Science - January 13, 2005

‘Problems don’t disappear in new year’

Wageningen UR president Dr Aalt Dijkhuizen warned that it would be another unsettled year for the research institutes, especially with the implementation of the Focus 2006 recovery plan. The university should be in for a quieter time, at least until 2007. Here is a summary of his speech.

‘Last year we laid the foundations that will enable us to create more space for education and research in the coming years. I am optimistic about the preliminary results. The changes in the management model have resulted in a more concerted effort from central management under our new motto, ‘together because’. We are now working together on Focus 2006, and give each other constructive criticism while refining the plans. We have agreed jointly to approach the foreign market under the flag ‘Wageningen International’, and we have started with the Wageningen Business Generator to get more out of our patents and spinouts.

‘But, despite the positive developments, things did not go well last year; the institutes ran at a loss, which means we will have to make changes. Problems don’t just disappear because a new year has started. In the coming weeks we will make the definitive choices for the reorganisation/recovery plan for the institutes, Focus 2006. What we already know is that this will include the planned reduction in overhead costs of 25 percent. We will also name the subject areas and technologies that we shall start building down, those there is no longer demand for.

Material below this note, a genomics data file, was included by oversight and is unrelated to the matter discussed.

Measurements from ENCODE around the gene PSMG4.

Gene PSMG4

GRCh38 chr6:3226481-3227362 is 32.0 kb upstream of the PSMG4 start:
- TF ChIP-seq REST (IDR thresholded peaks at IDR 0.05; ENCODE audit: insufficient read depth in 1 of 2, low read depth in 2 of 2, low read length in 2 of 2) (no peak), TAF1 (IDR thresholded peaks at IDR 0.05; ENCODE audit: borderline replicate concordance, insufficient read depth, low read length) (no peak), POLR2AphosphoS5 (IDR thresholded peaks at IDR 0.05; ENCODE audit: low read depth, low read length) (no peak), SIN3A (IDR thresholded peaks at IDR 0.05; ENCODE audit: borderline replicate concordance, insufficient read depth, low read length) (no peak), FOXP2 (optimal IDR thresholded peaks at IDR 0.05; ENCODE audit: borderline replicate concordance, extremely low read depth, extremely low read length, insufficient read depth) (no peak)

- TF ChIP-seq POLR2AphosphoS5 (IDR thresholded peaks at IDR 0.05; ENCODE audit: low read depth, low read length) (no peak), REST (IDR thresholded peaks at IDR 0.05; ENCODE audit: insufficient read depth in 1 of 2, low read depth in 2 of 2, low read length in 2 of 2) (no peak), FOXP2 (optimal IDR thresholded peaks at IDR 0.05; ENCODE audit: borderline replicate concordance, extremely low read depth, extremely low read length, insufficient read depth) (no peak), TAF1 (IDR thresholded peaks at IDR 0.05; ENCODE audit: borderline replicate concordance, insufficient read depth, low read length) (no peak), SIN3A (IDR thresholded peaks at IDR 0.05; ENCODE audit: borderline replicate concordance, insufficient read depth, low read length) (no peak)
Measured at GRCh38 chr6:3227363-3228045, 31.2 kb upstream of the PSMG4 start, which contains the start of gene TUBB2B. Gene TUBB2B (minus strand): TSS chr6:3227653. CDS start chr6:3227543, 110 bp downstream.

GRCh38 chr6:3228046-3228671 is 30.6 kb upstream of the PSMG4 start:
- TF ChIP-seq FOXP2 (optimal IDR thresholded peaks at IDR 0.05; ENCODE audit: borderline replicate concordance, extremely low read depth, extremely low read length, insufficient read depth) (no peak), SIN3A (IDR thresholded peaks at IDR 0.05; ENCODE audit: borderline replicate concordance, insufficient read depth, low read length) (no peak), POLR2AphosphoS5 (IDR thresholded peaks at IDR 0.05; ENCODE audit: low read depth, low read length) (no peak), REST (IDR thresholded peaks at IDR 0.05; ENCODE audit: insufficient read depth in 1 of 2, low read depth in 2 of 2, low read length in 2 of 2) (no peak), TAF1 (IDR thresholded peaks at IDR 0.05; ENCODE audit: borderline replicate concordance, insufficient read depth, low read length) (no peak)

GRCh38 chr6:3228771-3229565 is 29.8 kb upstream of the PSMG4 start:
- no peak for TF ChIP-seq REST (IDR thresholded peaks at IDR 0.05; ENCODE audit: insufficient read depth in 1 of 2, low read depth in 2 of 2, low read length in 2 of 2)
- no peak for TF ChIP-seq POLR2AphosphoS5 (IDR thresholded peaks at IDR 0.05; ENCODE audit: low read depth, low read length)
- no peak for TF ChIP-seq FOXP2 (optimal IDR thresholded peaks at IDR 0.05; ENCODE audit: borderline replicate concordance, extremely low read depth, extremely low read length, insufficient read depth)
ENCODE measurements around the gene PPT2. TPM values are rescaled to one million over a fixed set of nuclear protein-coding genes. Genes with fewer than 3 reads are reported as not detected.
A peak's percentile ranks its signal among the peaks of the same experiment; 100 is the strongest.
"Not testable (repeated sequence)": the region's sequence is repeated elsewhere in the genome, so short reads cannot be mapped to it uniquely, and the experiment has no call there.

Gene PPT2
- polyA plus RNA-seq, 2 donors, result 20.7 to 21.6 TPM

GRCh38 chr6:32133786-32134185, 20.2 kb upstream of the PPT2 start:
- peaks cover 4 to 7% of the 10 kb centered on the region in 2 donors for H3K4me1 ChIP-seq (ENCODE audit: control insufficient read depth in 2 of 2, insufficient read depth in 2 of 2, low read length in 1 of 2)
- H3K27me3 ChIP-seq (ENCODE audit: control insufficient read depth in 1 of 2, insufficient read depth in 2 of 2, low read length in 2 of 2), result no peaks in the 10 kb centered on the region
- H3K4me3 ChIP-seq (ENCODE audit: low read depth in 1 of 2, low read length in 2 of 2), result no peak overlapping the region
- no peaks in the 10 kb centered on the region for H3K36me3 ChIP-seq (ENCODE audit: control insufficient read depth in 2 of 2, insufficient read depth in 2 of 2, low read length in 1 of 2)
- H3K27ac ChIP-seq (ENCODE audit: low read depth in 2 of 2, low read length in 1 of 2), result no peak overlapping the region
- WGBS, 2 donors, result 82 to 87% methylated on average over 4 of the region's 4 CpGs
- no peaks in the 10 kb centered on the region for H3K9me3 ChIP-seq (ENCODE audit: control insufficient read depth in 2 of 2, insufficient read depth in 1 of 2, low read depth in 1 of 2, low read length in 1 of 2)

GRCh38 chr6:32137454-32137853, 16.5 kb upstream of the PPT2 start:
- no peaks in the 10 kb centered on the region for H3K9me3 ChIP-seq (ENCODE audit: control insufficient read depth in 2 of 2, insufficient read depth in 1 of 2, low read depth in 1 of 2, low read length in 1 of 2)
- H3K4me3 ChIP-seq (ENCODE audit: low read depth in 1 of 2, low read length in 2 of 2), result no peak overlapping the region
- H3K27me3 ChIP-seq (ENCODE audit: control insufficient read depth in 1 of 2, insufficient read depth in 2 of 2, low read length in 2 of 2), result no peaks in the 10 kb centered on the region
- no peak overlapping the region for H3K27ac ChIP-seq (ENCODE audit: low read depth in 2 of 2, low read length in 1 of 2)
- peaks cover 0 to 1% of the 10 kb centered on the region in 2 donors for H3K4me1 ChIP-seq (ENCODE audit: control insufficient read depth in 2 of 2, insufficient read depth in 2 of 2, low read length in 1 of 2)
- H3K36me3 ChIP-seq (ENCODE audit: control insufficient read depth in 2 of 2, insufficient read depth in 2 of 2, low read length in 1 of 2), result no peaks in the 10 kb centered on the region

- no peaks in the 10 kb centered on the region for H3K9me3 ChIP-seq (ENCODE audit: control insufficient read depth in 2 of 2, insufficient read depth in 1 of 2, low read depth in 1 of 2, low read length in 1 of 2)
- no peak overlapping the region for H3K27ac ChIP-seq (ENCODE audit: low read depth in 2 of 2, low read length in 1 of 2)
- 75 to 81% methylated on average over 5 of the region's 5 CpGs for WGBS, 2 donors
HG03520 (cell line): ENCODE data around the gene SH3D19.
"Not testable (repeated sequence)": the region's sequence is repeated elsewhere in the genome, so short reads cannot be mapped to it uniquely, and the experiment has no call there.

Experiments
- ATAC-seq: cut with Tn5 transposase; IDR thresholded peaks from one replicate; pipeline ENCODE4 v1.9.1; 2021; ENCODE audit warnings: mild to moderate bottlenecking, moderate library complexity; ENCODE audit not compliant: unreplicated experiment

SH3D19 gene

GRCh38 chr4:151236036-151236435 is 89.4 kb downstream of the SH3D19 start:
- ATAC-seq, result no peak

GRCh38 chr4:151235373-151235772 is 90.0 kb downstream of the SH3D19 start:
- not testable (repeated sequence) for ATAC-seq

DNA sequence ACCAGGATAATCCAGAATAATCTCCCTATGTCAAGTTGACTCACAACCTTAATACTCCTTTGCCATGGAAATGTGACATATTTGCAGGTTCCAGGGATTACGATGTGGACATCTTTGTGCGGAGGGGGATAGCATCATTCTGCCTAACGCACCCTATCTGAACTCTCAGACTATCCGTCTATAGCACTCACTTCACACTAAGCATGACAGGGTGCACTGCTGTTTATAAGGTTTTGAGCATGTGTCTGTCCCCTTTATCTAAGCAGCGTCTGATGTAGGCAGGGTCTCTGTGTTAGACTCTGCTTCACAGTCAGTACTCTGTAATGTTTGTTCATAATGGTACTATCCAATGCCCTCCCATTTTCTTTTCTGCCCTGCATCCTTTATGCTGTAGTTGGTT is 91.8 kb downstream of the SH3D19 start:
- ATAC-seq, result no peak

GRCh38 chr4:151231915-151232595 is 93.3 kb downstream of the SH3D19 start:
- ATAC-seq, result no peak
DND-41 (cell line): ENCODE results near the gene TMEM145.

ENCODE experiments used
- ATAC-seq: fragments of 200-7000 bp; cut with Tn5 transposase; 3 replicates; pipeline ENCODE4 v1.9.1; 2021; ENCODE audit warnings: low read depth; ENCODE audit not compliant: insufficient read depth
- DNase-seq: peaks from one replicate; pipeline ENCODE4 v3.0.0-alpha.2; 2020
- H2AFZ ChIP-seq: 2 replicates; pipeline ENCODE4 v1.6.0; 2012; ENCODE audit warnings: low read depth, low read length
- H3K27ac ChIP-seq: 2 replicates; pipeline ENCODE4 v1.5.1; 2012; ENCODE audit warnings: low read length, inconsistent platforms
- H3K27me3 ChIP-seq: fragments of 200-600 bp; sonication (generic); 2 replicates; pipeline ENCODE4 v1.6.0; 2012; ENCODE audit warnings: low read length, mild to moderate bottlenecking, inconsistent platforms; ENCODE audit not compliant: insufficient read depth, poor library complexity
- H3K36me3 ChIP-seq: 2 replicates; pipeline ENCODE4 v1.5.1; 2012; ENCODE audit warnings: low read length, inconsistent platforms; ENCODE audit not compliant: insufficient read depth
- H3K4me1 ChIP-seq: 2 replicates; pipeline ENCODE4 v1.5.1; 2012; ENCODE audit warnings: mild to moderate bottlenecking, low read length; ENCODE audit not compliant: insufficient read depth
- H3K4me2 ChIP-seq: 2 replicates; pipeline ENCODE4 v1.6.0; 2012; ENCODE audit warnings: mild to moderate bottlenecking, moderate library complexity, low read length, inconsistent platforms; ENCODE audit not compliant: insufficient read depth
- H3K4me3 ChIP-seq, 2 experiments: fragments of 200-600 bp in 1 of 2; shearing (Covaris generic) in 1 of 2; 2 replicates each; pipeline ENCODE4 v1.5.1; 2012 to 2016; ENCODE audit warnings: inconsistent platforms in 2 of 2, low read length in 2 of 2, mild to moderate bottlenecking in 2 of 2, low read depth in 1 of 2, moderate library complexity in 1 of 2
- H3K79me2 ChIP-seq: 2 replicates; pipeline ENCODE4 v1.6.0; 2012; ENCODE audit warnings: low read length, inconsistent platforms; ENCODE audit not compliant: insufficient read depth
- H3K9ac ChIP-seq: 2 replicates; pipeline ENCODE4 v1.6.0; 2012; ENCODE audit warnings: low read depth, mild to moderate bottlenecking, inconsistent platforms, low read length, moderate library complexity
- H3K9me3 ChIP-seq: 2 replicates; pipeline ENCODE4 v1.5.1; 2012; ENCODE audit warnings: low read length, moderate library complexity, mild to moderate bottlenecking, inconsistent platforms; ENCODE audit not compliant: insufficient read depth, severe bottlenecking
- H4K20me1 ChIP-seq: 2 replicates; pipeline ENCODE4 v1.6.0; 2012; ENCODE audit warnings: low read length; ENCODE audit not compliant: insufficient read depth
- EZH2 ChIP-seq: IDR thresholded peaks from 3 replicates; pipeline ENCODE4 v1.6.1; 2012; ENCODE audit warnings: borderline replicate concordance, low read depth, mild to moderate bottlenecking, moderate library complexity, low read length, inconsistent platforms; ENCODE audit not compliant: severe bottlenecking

‘In 2004 we already decided on the first portion of Focus 2006. Of the 400 positions that we have to scrap, 255 have already gone. For the second phase, which will include the overhead reductions, we will reserve extra money to help people with relocation. Once the decisions are finalised for Focus 2006, we will concentrate on the big themes and technologies that we want to spearhead in the future. We must be selective. We need to assess in which areas we are really good and whether there is a market for our knowledge and expertise. Do we have a good network for working the market? We have to find our strength in cooperation between the university and the research institutes.

‘The university looks set for a good year; student numbers are growing, which makes the financial picture healthier. Keep working and hard and stay alert are the watchwords. We cannot afford to sit still, as there will probably be elections in 2007, and a change of government could change everything.’ / KV